Check out Backlinko’s Definitive Guide to Keyword Research, and you will never run out of blog topic ideas.
Using a keyword research tool, generate a list of keywords in your subject area.
Here are a few keyword research tools to get you started:
Here are some numbers to look at that can help you narrow down your search and choose one.
Search volume: how many people search for your keyword?
In this example, 14,800 monthly searches are the number of people typing this into Google each month.
Competition: How hard will it be to move ahead of the existing articles ranking for your keyword?
SEMRush uses “difficulty” as a measure of how hard it will be to move ahead of competitors for your keyword.
If you’re just starting out, you will have more success targeting keyword variations with a lower difficulty.
This usually means lower volume keywords.
Brian advises that you choose only one keyword (or phrase) to focus on when you start writing.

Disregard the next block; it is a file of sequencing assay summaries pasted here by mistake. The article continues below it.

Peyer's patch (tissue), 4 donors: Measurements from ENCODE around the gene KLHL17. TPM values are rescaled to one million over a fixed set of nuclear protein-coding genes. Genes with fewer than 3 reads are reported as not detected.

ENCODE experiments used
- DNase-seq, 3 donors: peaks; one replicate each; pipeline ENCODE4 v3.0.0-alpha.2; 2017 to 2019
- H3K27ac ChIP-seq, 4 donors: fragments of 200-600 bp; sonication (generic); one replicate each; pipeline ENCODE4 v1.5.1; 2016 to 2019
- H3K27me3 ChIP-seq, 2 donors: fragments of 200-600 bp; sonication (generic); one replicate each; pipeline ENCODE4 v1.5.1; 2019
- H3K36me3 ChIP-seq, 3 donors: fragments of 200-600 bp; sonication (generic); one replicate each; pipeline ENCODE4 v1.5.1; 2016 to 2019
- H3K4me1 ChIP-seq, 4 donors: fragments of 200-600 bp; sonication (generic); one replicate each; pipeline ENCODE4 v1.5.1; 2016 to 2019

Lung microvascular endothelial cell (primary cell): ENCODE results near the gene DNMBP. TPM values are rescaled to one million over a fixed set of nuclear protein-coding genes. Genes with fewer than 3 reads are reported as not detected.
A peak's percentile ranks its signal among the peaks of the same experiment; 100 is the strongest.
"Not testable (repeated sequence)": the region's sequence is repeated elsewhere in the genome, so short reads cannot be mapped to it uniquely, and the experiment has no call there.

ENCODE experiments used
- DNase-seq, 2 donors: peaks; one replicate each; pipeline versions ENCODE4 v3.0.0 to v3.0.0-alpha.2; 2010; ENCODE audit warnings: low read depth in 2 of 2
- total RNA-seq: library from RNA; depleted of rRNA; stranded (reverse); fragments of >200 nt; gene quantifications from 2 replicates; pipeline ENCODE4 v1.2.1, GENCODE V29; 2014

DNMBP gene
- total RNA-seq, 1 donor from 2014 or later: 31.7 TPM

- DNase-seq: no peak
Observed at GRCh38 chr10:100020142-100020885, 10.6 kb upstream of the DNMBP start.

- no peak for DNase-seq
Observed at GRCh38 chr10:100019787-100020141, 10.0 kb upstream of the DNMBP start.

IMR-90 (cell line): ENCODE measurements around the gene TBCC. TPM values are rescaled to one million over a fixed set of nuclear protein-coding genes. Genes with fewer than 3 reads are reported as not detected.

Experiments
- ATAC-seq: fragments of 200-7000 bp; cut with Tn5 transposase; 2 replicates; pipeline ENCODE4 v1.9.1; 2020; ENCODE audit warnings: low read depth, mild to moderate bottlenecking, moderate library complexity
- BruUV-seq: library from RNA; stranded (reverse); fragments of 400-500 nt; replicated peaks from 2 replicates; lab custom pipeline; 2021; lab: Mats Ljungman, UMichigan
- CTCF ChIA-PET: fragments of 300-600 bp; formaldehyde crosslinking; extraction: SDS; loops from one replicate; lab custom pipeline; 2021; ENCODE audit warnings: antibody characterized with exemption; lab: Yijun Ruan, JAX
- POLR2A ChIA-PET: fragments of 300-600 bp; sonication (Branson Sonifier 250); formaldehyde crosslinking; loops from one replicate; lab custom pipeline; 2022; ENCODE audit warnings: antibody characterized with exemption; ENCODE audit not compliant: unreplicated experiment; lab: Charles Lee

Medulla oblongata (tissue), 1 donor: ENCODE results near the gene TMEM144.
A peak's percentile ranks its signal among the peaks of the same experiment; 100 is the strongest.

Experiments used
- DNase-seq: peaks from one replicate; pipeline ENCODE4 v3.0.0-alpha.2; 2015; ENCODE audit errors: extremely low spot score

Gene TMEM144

Most keyword variations are just that — variations of the same searcher intent. Google is smart enough to rank your content for all of them.
For example, I chose a focus keyword “What is affiliate marketing” for a recent article on Hack the Entrepreneur.
This article ranks in search results for 472 keywords:
Don’t get too bogged down in the details of keyword research.
The numbers are helpful, but they don’t tell the whole story.
What matters most is matching a good keyword to a topic where you can really crush it.
Once you’ve arrived at a keyword, you are ready to move on.
Step 2: Choose a format for your article
Begin your article with the end in mind.
That means deciding what your article will look like before you begin writing.
For example, if your keyword is “paleo desserts,” here are some formats you could use:
- List-post: 101 Paleo Desserts
- Guide: The Ultimate Guide to Making Paleo Desserts
- How-to: How to Make Paleo Desserts
- Case Study: How I Lost 83 Pounds Eating Paleo Desserts
These formats are popular because they work well. Not only for conveying information but for getting Google front page results.